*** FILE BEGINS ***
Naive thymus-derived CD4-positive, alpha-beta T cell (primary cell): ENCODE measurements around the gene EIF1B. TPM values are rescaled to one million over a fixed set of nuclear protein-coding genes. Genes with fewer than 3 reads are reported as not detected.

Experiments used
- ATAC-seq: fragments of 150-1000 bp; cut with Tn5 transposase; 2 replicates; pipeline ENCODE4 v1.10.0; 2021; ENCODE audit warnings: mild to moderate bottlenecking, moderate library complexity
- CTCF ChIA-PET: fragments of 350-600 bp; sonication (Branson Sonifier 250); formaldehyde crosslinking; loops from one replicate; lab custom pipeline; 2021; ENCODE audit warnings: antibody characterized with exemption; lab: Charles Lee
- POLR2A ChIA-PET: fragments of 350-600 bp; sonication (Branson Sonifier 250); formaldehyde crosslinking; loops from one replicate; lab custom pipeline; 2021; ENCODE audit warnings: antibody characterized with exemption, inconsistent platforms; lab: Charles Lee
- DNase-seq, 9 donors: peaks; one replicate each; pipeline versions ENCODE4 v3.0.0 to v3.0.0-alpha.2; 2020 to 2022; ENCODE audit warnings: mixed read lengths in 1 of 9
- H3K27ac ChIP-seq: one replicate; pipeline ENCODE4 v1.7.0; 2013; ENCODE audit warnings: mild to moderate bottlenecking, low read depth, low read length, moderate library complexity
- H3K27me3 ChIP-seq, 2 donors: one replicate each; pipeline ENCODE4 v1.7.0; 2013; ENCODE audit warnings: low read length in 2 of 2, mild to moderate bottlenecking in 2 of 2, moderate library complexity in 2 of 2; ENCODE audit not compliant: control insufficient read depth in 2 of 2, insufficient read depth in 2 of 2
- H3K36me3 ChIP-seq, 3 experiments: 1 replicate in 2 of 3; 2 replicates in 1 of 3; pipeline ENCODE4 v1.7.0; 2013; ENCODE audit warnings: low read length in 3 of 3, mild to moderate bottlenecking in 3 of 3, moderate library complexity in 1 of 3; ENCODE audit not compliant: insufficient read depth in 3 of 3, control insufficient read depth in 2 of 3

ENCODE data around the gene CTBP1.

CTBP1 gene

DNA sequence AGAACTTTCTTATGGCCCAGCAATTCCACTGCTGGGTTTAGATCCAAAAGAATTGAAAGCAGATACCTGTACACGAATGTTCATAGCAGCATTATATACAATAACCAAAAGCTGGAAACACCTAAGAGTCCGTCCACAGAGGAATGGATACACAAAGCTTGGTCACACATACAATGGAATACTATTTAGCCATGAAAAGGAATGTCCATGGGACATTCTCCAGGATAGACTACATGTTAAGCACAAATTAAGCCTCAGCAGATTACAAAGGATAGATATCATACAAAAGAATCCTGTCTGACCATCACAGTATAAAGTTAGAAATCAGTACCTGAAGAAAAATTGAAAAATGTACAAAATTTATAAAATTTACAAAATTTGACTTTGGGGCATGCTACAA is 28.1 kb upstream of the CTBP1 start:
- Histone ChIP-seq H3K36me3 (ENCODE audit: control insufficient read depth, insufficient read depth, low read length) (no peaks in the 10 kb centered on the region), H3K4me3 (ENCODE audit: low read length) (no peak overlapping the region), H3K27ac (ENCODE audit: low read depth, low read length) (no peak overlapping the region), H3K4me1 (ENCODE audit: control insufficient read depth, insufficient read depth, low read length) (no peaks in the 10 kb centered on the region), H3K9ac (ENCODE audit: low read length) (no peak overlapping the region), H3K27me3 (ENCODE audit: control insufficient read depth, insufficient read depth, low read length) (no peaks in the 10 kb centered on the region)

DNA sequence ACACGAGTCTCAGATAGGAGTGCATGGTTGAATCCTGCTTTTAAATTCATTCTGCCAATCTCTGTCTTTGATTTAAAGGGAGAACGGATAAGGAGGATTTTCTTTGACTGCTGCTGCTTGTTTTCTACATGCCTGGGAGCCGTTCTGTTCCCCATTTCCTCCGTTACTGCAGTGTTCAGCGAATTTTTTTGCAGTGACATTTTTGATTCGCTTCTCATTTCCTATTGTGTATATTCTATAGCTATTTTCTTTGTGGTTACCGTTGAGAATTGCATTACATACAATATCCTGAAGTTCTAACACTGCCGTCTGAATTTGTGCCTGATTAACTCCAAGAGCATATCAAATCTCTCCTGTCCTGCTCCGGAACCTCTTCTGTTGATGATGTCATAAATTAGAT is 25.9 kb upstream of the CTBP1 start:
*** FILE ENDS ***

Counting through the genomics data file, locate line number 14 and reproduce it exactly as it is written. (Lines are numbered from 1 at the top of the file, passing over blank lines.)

DNA sequence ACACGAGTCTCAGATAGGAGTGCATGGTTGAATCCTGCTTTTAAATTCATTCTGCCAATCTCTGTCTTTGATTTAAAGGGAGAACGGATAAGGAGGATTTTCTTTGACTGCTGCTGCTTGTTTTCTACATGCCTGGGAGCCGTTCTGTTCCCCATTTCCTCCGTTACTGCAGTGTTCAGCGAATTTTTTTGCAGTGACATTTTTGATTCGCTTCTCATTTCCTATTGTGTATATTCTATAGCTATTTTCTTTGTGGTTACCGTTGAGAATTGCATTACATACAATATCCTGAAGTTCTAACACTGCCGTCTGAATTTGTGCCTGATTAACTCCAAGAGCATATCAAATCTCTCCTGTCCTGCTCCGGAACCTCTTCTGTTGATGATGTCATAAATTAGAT is 25.9 kb upstream of the CTBP1 start: